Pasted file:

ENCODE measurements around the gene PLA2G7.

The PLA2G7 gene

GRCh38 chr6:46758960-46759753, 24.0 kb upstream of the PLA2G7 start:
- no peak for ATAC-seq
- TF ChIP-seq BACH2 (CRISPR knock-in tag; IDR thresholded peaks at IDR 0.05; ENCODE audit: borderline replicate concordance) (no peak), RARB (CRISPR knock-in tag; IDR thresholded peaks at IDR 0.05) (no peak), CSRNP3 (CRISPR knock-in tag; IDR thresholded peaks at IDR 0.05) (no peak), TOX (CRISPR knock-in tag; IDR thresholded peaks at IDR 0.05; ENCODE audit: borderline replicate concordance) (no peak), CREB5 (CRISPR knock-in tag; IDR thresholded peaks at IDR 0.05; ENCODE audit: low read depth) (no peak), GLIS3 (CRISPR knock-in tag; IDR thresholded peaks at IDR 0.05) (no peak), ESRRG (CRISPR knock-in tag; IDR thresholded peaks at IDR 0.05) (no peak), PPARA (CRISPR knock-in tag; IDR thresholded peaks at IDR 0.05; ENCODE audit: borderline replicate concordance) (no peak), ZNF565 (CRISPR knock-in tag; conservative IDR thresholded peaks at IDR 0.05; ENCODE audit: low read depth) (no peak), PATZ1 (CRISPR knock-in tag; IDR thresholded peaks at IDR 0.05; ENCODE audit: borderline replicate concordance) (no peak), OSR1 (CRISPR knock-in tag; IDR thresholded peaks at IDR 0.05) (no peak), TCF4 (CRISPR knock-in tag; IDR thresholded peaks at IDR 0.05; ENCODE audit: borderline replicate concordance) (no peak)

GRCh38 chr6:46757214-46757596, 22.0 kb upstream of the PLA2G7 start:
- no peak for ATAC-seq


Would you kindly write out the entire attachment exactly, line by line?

ENCODE measurements around the gene PLA2G7.

The PLA2G7 gene

GRCh38 chr6:46758960-46759753, 24.0 kb upstream of the PLA2G7 start:
- no peak for ATAC-seq
- TF ChIP-seq BACH2 (CRISPR knock-in tag; IDR thresholded peaks at IDR 0.05; ENCODE audit: borderline replicate concordance) (no peak), RARB (CRISPR knock-in tag; IDR thresholded peaks at IDR 0.05) (no peak), CSRNP3 (CRISPR knock-in tag; IDR thresholded peaks at IDR 0.05) (no peak), TOX (CRISPR knock-in tag; IDR thresholded peaks at IDR 0.05; ENCODE audit: borderline replicate concordance) (no peak), CREB5 (CRISPR knock-in tag; IDR thresholded peaks at IDR 0.05; ENCODE audit: low read depth) (no peak), GLIS3 (CRISPR knock-in tag; IDR thresholded peaks at IDR 0.05) (no peak), ESRRG (CRISPR knock-in tag; IDR thresholded peaks at IDR 0.05) (no peak), PPARA (CRISPR knock-in tag; IDR thresholded peaks at IDR 0.05; ENCODE audit: borderline replicate concordance) (no peak), ZNF565 (CRISPR knock-in tag; conservative IDR thresholded peaks at IDR 0.05; ENCODE audit: low read depth) (no peak), PATZ1 (CRISPR knock-in tag; IDR thresholded peaks at IDR 0.05; ENCODE audit: borderline replicate concordance) (no peak), OSR1 (CRISPR knock-in tag; IDR thresholded peaks at IDR 0.05) (no peak), TCF4 (CRISPR knock-in tag; IDR thresholded peaks at IDR 0.05; ENCODE audit: borderline replicate concordance) (no peak)

GRCh38 chr6:46757214-46757596, 22.0 kb upstream of the PLA2G7 start:
- no peak for ATAC-seq